I live in a part of the country that gets cold, for a number of months, where the temperature can dip into the single digits F and stay there for days. I also live in a small not well insulated house with electric baseboard heat. Probably the house started out as a summer vacation cottage and morphed into a year round residence. Each baseboard unit has an on off switch, so I pretty much keep the heat off in each room unless it is needed (off in the bedroom and bathroom during the day, etc). That helps, at least the heat can be turned on and off as needed.
I keep the heat at 50-55F at night and no more than 65F when I am home. It's a bit chilly, but I wear sweatshirts and fleeces and have an extra blanket on the bed. I do have one section of the house that I keep the animals in. It started out as the front porch to the cottage and developed into a storage room. It does not have an exterior door, but it does have a number of windows (uninsulated) and it drafty. The winter north wind does like to come through the cracks.
This year as I did in previous years, I bought some plastic film to go over the windows. I usually bought the interior film and would do the 4 windows that seemed to get the most breeze. You can see and hear the wind come through that part of the house. The plastic would move as the wind blew. This year I bought the exterior window plastic, applied it as directed (temps over 25, clean dry siding, etc) and it lasted for about two weeks, then fell off. Of course, we are starting to hit a spell of cold and windy weather and the ambient temperature is below the manufacturers installation range. I was kind of annoyed to have my work fall apart so soon. It's too cold to redo the exterior window, so I think what I will do is put the exterior film up inside and see if that stays.
A couple years ago I bought this insulation that you can put behind your wall outlets to prevent heat loss and I put some insulation on my pipes. The house does need new windows, I had one window in the kitchen replaced with a very basic insulated one and it really cut down on the draftiness.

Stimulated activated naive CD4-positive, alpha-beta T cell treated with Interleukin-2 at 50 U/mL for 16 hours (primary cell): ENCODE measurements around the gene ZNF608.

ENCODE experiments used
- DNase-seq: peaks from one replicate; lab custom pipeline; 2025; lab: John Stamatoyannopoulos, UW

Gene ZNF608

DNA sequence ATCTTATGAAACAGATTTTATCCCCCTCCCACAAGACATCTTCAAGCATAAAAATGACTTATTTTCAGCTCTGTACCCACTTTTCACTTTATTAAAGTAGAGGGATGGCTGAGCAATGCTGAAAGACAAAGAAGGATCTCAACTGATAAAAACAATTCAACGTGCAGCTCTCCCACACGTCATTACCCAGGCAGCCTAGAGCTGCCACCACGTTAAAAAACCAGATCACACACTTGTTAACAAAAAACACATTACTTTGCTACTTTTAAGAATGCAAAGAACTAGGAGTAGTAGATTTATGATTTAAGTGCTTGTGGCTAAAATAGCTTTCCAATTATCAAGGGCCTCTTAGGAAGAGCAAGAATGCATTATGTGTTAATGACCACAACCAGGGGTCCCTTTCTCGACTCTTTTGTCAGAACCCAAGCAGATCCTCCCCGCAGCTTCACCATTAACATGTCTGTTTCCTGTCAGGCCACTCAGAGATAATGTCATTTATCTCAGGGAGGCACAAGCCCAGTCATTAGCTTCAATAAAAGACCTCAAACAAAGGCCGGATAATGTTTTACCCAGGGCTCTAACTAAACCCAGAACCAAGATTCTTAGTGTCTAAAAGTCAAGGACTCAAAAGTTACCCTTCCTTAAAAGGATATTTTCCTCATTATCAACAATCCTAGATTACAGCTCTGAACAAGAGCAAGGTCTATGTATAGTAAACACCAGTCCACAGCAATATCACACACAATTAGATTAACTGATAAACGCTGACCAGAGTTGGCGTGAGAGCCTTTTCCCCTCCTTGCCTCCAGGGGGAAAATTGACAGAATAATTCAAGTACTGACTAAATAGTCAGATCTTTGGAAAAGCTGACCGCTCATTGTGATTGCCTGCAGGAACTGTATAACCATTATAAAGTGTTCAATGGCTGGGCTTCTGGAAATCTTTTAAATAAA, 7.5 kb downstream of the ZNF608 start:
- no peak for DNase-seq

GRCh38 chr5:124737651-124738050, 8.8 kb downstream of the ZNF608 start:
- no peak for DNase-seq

What I would really like to do is to replace the insulation in my crawl space. Half of it is on the correct way, half of it on the wrong way. (The people I bought the house from were horrible at all the supposed home improvements they did and that was one of them.) Buying the insulation is not the hard part, getting someone to go into the crawl space, take out the old and install the new stuff is the difficult part.
The other thing I would like to do is replace my gas fire. I have an old propane gas fire that I use as auxiliary heat. I only keep it on when I'm home. It has three temperatures, off, lo and high and no thermostat. It would work best in a garage or workshop, not having a thermostat means it cranks out heat. The house can go from 55 to 75 if I have the gas fire on and then drop back to 55 in a very short period of time when I turn it off. I kinda wonder if I'm wasting a lot of propane turning it on and off like that. I tend to use it in the middle of winter when it's really cold outside and I want instant warmth. It does give off heat and I find the hissing noise of the fire soothing. The animals tend to want to sleep in front of it and fry their brains. I found similar units that have thermostats, but they cost between $160-$185 (depending on the model) and then I would have to have my gas company install it ($75 just to show up to do it). It's a fairly simple connection, kinda like screwing in a new propane tank line for your gas grill, but I'm not that adventurous and would rather have a professional do the work. I'm wondering with the spike in oil prices (and thus the spike in my gas price) would it be worth the investment to have an updated unit? Or do I just wear an extra fleece, drink more tea and gut it out until next year?